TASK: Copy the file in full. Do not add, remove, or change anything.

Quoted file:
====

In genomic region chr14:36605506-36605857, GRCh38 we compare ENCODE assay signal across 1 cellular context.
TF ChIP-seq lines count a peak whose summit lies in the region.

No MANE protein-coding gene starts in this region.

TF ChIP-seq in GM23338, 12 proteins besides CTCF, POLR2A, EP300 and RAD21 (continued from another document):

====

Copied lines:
In genomic region chr14:36605506-36605857, GRCh38 we compare ENCODE assay signal across 1 cellular context.
TF ChIP-seq lines count a peak whose summit lies in the region.

No MANE protein-coding gene starts in this region.

TF ChIP-seq in GM23338, 12 proteins besides CTCF, POLR2A, EP300 and RAD21 (continued from another document):